Hit by coronavirus woes, U.S. light vehicle sales in 2020 totaled 14.47 million units, marking the lowest level since 2012. The year 2021 turned out be slightly better, with light vehicle sales up more than 3% to 14.9 million units. Total vehicle sales last year were 15.07 million units in 2021, up 3.4% year over year. If you were hoping that the momentum will continue this year as well, you might be highly mistaken. In fact, going by Cox Automotive’s recent forecast, 2022 sales might just hit a decade low. Cox slashed the full-year vehicle sales outlook to 13.7 million units, around 9% lower than 2021 levels. And this is the third time this year that the company has cut the sales forecast, which was originally pegged at 16 million units.
So, what has led to this downshift in expectations?
The shortage of microchips had choked supplies and the low stockpiles put the automakers on edge. Just when industry watchdogs and auto giants were predicting the chip deficit to gradually start easing out from mid-2022, the geopolitical conflict between Russia and Ukraine triggered the second round of global microchip shortage. That, coupled with fresh rounds of COVID-induced lockdowns in China, aggravated the chip crisis and supply chains. It crushed any hopes of improvement in inventories.
And now the auto space is facing another major problem. Since the auto industry is a highly cyclical one, the demand for vehicles seems to have started to cool off given the uncertain economic condition. Chesbrough — a senior economist at Cox Automotive — said “It seems likely that much of the pent-up demand from limited supply is quickly disappearing as high interest rates eat away at vehicle buyers' willingness and ability to purchase."
The only bright spot for automakers currently is the rising average prices of vehicles amid the supply-demand mismatch. But rising sticker prices may soon prompt consumers to put these discretionary expenses on hold owing to recessionary fears.
With inflation at levels not seen in decades, the Fed has been forced to become more aggressive, cranking up borrowing rates. On Sep 21, the Fed jacked up interest rates by 75 bps for the third time in a row. The rising interest rates will increase the financing costs of vehicles. With borrowing getting expensive and threats of a recession looming large, consumers might be unwilling to pay a heavy premium for cars and demand may gradually soften.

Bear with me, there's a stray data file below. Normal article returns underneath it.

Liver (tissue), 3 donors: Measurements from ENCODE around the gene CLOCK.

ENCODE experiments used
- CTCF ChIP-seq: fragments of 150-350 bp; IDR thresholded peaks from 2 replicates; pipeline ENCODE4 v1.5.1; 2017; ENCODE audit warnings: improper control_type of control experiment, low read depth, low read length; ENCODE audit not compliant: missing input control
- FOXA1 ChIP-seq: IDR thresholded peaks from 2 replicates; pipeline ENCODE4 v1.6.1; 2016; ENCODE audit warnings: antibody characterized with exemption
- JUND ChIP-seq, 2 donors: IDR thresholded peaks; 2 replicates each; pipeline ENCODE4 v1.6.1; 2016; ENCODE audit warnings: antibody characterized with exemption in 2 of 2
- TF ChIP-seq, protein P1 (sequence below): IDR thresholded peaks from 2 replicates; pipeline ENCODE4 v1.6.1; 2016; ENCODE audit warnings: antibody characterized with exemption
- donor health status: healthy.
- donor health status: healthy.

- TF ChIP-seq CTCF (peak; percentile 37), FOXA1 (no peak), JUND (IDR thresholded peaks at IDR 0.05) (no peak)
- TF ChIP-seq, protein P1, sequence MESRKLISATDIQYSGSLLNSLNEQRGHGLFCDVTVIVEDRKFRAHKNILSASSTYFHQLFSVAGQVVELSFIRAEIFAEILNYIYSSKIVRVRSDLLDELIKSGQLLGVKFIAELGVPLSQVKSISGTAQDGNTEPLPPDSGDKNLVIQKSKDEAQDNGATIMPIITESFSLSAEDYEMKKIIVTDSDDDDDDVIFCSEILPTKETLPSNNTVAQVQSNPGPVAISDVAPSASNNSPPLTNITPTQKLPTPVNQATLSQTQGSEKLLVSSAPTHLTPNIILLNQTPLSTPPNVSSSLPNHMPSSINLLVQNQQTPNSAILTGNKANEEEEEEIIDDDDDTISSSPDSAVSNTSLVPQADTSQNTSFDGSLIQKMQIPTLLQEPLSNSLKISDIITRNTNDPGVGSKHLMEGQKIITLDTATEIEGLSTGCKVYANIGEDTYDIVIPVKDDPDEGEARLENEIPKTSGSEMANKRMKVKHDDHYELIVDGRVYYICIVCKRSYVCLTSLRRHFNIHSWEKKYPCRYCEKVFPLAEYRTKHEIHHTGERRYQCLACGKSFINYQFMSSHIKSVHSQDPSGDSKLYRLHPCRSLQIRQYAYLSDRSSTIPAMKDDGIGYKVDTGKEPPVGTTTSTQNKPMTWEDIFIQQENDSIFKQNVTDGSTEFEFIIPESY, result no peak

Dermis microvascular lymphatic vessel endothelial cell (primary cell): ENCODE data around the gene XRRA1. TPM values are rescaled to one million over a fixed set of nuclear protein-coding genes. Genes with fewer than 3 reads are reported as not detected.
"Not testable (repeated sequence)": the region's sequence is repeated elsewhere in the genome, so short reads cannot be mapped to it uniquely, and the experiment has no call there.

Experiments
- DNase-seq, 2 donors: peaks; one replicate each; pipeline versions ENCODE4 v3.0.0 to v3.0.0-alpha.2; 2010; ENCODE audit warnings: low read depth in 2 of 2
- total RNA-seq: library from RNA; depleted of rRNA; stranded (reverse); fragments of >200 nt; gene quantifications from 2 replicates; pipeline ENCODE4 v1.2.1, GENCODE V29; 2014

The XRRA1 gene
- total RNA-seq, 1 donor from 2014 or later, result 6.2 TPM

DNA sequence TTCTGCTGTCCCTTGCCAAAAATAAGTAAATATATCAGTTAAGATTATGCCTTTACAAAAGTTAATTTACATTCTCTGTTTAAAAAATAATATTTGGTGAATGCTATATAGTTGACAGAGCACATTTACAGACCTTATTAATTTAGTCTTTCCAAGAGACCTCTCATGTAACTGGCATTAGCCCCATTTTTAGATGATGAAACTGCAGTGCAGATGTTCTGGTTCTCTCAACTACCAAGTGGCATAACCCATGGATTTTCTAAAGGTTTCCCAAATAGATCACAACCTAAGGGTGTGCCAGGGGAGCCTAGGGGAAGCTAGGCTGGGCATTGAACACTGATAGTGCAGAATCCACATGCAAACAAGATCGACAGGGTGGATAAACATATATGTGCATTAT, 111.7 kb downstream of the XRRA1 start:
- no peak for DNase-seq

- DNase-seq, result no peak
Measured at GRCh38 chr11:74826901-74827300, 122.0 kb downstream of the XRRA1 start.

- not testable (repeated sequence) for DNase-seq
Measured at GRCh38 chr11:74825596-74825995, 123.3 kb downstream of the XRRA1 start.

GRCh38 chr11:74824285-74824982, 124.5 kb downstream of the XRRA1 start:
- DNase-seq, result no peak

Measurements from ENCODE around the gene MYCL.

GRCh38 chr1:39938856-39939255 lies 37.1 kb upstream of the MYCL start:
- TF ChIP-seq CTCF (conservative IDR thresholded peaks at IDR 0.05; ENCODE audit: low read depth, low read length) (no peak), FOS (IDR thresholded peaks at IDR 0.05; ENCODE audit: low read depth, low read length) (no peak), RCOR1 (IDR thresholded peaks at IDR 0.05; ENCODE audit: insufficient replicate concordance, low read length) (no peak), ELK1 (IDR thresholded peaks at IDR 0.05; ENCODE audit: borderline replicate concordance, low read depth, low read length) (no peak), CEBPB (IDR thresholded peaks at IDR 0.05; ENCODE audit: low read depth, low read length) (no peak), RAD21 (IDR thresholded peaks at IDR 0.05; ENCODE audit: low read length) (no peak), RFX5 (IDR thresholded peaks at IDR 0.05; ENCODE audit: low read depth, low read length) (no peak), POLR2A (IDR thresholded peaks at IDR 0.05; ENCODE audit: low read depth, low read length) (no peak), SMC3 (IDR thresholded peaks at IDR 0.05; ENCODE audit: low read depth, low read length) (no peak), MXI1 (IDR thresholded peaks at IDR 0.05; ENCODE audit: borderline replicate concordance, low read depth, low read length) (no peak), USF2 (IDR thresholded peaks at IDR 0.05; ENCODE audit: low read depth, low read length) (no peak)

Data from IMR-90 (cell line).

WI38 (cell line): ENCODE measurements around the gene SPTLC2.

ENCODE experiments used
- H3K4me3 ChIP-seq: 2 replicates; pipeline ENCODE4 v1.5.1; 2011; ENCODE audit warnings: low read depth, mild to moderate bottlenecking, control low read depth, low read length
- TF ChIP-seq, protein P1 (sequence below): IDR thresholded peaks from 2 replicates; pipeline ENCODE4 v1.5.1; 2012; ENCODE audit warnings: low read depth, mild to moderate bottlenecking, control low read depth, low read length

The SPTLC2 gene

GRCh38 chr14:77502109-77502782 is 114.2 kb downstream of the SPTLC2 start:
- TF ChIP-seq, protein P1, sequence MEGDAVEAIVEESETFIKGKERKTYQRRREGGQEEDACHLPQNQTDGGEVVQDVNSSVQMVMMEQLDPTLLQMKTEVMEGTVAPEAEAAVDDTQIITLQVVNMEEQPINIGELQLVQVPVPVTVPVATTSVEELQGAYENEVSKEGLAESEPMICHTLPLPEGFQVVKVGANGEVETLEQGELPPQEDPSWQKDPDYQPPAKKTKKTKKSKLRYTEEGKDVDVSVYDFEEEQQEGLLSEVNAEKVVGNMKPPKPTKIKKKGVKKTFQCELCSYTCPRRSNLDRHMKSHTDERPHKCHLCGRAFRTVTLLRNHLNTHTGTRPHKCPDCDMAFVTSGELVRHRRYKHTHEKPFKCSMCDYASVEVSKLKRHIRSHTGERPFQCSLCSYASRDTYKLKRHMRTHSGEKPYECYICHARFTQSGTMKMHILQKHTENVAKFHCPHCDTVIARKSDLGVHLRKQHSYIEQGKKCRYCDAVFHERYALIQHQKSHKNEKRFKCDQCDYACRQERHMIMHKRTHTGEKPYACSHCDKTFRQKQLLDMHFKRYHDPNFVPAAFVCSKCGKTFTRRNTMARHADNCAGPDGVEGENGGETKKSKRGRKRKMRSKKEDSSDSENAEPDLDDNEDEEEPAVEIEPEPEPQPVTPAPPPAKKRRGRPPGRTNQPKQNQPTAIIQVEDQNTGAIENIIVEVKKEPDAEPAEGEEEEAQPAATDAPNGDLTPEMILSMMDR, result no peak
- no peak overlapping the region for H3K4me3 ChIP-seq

Macro headwinds such as soaring interest rates, stubborn inflation and looming economic uncertainty have muted the prospects of the auto sector.
Automakers are set to unveil their third-quarter U.S. sales results early next week.
Edmunds forecasts a 0.9% and 2.7% year-over-year and sequential decline, respectively, in vehicle sales in the September-end quarter. S&P Global Mobility analysts expect U.S. light-vehicle sales to be somewhere around 1.1 million units in September, representing a seasonally adjusted annualized rate of 13.4 million units, well below the 15-million-unit sales level the industry considers ideal and the 17-million-unit sales recorded from 2015 to 2019. Cox envisions new vehicle sales in September to increase 8% year over year but dwindle 4% sequentially.
It forecasts total new vehicle sales in the third quarter to reach 3.4 million units, down around 1% from the year-ago period. It also implies a modest decline from 3.5 million units sold in the second quarter of 2022. To put it in perspective, sales in third-quarter 2019 totaled 4.3 million units.
Cox predicts that
General Motors ( GM Quick Quote GM - Free Report) , Ford ( F Quick Quote F - Free Report) and Tesla ( TSLA Quick Quote TSLA - Free Report) will be the biggest year-over-year gainers in the third quarter in terms of sales volume. On the other hand, sales of Japanese counterparts are expected to decline on a year-over-year basis.
It expects General Motors to retain the crown of the top-selling automaker in the United States. Per Cox forecasts, GM is expected to sell 539,028 vehicles in the third quarter, up 21% year over year but down around 7% sequentially.
It expects Ford to be come at the third spot in terms of sales volumes. Cox predicts sales volumes for Ford in the third quarter to be 473,595 units, up 19.1% year over year and down 1.4% sequentially.
Meanwhile, Tesla is set to hold #1 spot as the hot-selling luxury automaker in the United States. Per Cox, third-quarter sales for the electric vehicle giant are forecast to jump 38% year over year, driving Tesla's year-to-date sales 63% higher than the corresponding period of 2021.
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